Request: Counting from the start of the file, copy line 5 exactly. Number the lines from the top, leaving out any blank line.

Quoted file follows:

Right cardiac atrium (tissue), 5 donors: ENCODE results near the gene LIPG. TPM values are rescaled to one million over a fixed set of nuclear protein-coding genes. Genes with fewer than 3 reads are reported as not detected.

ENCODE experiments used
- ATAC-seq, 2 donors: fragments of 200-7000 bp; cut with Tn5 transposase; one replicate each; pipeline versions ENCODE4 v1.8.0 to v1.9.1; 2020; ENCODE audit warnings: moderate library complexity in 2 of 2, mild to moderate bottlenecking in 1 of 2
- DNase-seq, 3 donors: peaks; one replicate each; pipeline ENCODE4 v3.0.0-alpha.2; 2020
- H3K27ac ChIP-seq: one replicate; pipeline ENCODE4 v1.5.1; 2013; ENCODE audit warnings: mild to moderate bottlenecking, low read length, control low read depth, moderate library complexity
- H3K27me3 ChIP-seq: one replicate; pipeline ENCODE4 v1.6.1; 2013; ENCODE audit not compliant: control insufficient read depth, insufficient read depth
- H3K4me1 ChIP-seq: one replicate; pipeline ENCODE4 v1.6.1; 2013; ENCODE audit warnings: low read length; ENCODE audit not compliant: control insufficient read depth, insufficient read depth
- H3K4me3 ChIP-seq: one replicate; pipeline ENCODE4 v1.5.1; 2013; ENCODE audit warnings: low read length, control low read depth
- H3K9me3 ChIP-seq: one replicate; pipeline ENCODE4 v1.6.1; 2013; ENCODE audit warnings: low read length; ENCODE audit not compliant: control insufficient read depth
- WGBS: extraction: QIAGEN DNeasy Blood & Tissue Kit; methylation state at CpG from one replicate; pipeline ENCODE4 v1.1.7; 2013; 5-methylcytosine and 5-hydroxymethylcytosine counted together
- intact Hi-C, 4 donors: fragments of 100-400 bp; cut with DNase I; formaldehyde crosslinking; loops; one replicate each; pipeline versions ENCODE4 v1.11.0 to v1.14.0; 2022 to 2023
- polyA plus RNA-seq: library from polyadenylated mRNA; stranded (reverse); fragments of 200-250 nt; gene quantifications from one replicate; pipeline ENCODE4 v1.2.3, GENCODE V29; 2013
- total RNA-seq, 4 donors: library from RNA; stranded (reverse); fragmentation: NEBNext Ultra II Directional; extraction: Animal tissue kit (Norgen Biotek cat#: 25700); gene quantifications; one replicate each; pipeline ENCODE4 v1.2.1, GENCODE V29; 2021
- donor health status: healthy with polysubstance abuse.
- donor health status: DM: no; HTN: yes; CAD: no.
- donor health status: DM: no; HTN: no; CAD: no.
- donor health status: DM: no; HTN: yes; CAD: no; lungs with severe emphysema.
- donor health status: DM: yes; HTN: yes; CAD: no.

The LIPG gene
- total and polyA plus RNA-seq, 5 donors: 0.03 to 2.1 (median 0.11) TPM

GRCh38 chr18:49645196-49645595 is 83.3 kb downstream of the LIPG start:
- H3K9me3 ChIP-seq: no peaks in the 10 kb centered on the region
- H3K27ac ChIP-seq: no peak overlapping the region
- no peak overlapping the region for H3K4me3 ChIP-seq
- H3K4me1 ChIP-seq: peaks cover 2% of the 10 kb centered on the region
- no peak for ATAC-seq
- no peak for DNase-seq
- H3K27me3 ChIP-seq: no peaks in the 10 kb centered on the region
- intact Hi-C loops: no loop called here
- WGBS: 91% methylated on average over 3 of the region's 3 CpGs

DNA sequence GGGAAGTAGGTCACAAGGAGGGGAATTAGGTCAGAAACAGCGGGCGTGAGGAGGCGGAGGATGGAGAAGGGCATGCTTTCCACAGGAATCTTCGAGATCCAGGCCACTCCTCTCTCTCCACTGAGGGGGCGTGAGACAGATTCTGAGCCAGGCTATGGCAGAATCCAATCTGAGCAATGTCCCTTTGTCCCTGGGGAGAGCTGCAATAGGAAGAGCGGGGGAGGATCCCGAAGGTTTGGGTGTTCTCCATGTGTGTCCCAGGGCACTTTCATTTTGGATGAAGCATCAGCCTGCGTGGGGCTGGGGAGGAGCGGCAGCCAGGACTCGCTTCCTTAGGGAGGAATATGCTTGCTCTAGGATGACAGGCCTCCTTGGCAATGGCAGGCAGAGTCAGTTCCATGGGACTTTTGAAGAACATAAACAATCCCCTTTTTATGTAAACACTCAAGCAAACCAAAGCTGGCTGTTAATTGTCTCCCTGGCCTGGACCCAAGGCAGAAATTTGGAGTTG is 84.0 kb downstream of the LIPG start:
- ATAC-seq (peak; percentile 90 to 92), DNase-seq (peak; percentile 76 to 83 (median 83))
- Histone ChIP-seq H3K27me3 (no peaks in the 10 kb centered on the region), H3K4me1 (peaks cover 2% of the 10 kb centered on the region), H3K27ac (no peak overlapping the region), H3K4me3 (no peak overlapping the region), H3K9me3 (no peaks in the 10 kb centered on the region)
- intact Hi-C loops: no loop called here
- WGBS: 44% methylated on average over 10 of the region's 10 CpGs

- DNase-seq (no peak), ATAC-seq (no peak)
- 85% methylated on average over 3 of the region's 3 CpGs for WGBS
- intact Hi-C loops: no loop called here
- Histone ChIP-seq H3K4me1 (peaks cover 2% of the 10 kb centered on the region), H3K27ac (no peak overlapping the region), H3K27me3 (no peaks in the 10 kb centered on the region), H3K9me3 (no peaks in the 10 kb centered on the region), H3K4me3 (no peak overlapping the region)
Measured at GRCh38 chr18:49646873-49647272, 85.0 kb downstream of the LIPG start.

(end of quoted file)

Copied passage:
- H3K27ac ChIP-seq: one replicate; pipeline ENCODE4 v1.5.1; 2013; ENCODE audit warnings: mild to moderate bottlenecking, low read length, control low read depth, moderate library complexity